The Chicago Journal

FedNow is set to debut later this month

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FedNow — Money transfers have become one of the most convenient ways to send allowances, loans, or earnings. Because of technical advancements, several methods of money transmission are now available, including:

  • Banks
  • Online payment platforms
  • Specialized remittance services

Money transfers may vary from local to worldwide, allowing for the completion of a wide range of financial operations. It enables you to send money fast and simply without the need of physical currency. However, not everyone is aware of the existence of money transfer services.

While Venmo and Zelle provide instant replies, the banking industry has lagged. Most money transfers employ outdated technologies and might take hours or even days to accomplish. The Federal Reserve, on the other hand, is attempting to alter the situation.

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A new system

The Federal Reserve will introduce FedNow later this month, a new system that will allow banks to instantly transfer domestic payments to each other at any time, even Saturday midnight and holidays.

Although no release date has been specified, the Fed indicated in June that FedNow will be available to the public in late July after getting clearance to use its services from 55 banks, credit unions, and other providers. As a consequence, firms may complete bills immediately, allowing employees and workers to receive their pay as soon as feasible.

While everything appears to be going well, there might be some snags. Customers, for example, could withdraw their whole bank account in a matter of seconds, resulting in a bank run in which the government does not have time to interfere.

FedNow will begin with a per-transaction threshold of $500,000, which may avert catastrophic bank runs. However, it is likely that it will be too low to provoke comparable runs on smaller banks.


FedNow is simply a network that allows banks to transfer funds between themselves and account holders from other banks in real time. The Federal Reserve has attempted to build a comparable network at least twice previously, both times failing. However, the time appears to have come because a number of real-time payment networks built on identical designs have shown to be effective.

The impact of the service will be defined by the rate at which FedNow is adopted and the sorts of payment flows that generate the most volume. It will mostly be used for business-to-business payments, according to Kevin Jacques, a Cota Capital partner. Meanwhile, customers and individuals can use FedNow instead of sending a wire transfer to make monthly mortgage payments or other large payments.

“We have a number of regional banks that are limited partner investors in our fund, and we make it a point to talk to the executives at those banks, and they seem to be taking a wait-and-see approach,” Jacques added.

“One thing they have to think through is, should they connect and integrate into FedNow or should they integrate into The Clearing House (a banking association and payment company owned by the largest and oldest commercial banks). It’s going to cost them money to make that integration, so they don’t want to do both.”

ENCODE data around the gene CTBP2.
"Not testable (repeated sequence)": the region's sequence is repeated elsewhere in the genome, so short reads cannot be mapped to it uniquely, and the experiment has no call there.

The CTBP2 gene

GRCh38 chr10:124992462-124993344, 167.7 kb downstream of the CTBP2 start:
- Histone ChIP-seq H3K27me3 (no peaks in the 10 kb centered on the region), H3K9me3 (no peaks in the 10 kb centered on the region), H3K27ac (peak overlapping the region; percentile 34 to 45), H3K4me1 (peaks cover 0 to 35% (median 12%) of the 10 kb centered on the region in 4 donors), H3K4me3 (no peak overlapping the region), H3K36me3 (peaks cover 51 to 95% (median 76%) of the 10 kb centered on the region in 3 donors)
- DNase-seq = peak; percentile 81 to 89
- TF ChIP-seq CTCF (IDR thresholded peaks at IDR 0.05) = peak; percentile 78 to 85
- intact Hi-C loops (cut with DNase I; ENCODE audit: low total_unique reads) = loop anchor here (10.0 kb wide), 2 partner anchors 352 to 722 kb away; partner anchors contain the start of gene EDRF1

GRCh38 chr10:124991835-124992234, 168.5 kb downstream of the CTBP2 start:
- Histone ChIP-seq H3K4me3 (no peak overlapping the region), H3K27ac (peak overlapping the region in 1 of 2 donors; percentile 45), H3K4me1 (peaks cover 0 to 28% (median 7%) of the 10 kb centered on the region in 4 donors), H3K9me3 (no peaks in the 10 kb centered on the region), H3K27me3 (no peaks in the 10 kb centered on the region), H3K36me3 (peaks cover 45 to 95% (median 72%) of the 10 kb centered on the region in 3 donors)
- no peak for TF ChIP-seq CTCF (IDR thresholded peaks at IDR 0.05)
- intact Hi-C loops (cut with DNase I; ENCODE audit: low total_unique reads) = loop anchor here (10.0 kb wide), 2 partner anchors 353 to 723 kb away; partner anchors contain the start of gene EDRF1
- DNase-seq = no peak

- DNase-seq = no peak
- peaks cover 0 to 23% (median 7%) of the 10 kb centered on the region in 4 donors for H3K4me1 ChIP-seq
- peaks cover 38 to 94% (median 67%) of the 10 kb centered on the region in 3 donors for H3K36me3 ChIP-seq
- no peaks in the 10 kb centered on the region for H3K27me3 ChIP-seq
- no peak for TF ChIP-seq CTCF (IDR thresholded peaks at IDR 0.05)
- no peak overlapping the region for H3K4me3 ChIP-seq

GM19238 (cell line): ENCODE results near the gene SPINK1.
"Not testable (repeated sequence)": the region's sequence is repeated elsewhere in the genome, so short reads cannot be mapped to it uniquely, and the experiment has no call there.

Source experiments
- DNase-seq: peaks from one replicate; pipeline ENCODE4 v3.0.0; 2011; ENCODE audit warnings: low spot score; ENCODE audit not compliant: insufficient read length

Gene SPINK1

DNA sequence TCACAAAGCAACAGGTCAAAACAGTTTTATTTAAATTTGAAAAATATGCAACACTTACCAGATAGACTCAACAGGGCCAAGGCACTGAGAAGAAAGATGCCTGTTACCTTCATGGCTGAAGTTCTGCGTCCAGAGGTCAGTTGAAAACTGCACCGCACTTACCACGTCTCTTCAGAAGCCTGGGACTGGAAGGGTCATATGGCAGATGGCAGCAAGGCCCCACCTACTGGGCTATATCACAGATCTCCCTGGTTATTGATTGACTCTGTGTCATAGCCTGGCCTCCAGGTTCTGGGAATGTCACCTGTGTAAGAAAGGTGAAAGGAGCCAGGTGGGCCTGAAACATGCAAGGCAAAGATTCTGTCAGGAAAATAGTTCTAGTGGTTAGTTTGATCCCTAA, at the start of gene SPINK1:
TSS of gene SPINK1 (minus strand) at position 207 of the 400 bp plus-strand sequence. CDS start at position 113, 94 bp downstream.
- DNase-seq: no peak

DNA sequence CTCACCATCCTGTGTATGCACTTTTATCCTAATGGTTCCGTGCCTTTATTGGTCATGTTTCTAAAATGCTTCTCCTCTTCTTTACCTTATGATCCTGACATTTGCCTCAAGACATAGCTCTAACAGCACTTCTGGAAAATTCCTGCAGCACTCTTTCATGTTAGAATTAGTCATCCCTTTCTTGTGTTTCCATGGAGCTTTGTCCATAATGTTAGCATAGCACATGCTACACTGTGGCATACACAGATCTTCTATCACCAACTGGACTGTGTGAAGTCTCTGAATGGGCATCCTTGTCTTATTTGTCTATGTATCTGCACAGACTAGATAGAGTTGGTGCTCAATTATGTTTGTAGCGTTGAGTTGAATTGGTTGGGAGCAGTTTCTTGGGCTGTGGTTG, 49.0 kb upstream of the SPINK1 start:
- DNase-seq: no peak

Potential downsides

FedNow may spark bank runs, which might be far more destructive than a Silicon Valley bank failure. Customers attempted to withdraw $42 billion from other banks in one day using SVB. Wire transfers are now handled overnight, informing authorities of the amount that leaves the bank at the end of the day. They did, however, have the chance to intervene before the bank’s failure.

“If we switch to a system where that transaction happens instantly, regulators are going to have a lot less time to see what’s going on and to act and intervene,” Jacques explained.

“There will be times where regulators will need to intervene in the future, so our argument is for velocity controls. A lot of thinking should go into the transaction size limits.”

The number of bank deposits that leave in a given time period is recorded and constrained by velocity constraints.

Uncertainty for the Fed

While FedNow looks to be a solution, the Federal Reserve must address other challenges, such as the country’s unemployment rate.

The official unemployment data released last Friday revealed a mixed picture, with payrolls falling short of expectations. As a result, labor market activity slowed in June. That month, employment growth fell short of analysts’ predictions of 225,000 jobs, trailing May’s stronger-than-expected 306,000. Furthermore, it is the weakest monthly increase since December 2020.

According to Rucha Vankudre, Lightcast’s lead economist for labor market analytics:

“The job growth is slowing, but I don’t actually think that’s necessarily a bad thing. In some ways, this is great. We’re continuing to see the soft landing that we’re hoping for.”

Uncertainty has found its way in, and while employment growth slowed in June, wage growth remained stable. The monthly salary rise was 0.4%, the same as in May, and 4.4% more than in 2022.

“Wage growth ticked up and remains well above levels the Fed would be comfortable with in their efforts to bring inflation back to 2%,” said Joseph Davis of VanGuard.

According to Fed Chairman Jerome Powell, more pay increases in a tight labor market may lead to higher inflation. Meanwhile, markets plummeted on Friday, wiping off prior gains and ending the day and week in the red.